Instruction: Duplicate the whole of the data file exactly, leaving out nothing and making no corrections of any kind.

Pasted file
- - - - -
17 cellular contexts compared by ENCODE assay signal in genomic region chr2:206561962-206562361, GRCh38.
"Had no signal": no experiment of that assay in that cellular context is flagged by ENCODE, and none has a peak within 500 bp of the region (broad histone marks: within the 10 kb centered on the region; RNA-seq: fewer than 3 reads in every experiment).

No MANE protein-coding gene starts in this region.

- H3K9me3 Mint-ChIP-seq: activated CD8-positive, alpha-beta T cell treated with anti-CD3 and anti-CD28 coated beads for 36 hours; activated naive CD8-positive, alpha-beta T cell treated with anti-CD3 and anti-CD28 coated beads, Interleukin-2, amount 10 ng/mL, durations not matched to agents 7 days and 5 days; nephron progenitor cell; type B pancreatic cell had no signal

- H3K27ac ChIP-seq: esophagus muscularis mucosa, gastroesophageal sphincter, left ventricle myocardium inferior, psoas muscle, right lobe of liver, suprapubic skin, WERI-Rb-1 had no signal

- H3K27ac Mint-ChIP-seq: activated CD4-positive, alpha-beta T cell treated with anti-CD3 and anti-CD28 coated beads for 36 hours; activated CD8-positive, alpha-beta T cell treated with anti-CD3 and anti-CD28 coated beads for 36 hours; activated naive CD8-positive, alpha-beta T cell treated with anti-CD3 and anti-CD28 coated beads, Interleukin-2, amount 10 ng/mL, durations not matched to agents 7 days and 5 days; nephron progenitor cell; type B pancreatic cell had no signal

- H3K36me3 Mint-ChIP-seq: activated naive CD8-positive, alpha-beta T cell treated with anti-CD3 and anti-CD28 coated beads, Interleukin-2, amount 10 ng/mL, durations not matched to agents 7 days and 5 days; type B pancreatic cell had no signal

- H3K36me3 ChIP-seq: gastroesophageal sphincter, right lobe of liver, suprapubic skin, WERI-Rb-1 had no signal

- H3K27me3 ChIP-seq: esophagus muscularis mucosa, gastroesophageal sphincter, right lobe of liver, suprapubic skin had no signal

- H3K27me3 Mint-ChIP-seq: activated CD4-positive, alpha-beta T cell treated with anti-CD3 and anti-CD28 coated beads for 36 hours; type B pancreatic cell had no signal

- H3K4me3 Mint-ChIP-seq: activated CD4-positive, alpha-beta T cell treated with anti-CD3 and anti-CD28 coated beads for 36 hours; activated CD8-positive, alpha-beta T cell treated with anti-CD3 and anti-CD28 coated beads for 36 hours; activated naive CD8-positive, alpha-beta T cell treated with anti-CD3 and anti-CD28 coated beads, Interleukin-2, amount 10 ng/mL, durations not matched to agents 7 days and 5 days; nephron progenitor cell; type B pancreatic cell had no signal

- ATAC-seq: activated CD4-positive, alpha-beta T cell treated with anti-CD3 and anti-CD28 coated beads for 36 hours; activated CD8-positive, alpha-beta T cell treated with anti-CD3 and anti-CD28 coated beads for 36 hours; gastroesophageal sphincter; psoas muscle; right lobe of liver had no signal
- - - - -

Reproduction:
17 cellular contexts compared by ENCODE assay signal in genomic region chr2:206561962-206562361, GRCh38.
"Had no signal": no experiment of that assay in that cellular context is flagged by ENCODE, and none has a peak within 500 bp of the region (broad histone marks: within the 10 kb centered on the region; RNA-seq: fewer than 3 reads in every experiment).

No MANE protein-coding gene starts in this region.

- H3K9me3 Mint-ChIP-seq: activated CD8-positive, alpha-beta T cell treated with anti-CD3 and anti-CD28 coated beads for 36 hours; activated naive CD8-positive, alpha-beta T cell treated with anti-CD3 and anti-CD28 coated beads, Interleukin-2, amount 10 ng/mL, durations not matched to agents 7 days and 5 days; nephron progenitor cell; type B pancreatic cell had no signal

- H3K27ac ChIP-seq: esophagus muscularis mucosa, gastroesophageal sphincter, left ventricle myocardium inferior, psoas muscle, right lobe of liver, suprapubic skin, WERI-Rb-1 had no signal

- H3K27ac Mint-ChIP-seq: activated CD4-positive, alpha-beta T cell treated with anti-CD3 and anti-CD28 coated beads for 36 hours; activated CD8-positive, alpha-beta T cell treated with anti-CD3 and anti-CD28 coated beads for 36 hours; activated naive CD8-positive, alpha-beta T cell treated with anti-CD3 and anti-CD28 coated beads, Interleukin-2, amount 10 ng/mL, durations not matched to agents 7 days and 5 days; nephron progenitor cell; type B pancreatic cell had no signal

- H3K36me3 Mint-ChIP-seq: activated naive CD8-positive, alpha-beta T cell treated with anti-CD3 and anti-CD28 coated beads, Interleukin-2, amount 10 ng/mL, durations not matched to agents 7 days and 5 days; type B pancreatic cell had no signal

- H3K36me3 ChIP-seq: gastroesophageal sphincter, right lobe of liver, suprapubic skin, WERI-Rb-1 had no signal

- H3K27me3 ChIP-seq: esophagus muscularis mucosa, gastroesophageal sphincter, right lobe of liver, suprapubic skin had no signal

- H3K27me3 Mint-ChIP-seq: activated CD4-positive, alpha-beta T cell treated with anti-CD3 and anti-CD28 coated beads for 36 hours; type B pancreatic cell had no signal

- H3K4me3 Mint-ChIP-seq: activated CD4-positive, alpha-beta T cell treated with anti-CD3 and anti-CD28 coated beads for 36 hours; activated CD8-positive, alpha-beta T cell treated with anti-CD3 and anti-CD28 coated beads for 36 hours; activated naive CD8-positive, alpha-beta T cell treated with anti-CD3 and anti-CD28 coated beads, Interleukin-2, amount 10 ng/mL, durations not matched to agents 7 days and 5 days; nephron progenitor cell; type B pancreatic cell had no signal

- ATAC-seq: activated CD4-positive, alpha-beta T cell treated with anti-CD3 and anti-CD28 coated beads for 36 hours; activated CD8-positive, alpha-beta T cell treated with anti-CD3 and anti-CD28 coated beads for 36 hours; gastroesophageal sphincter; psoas muscle; right lobe of liver had no signal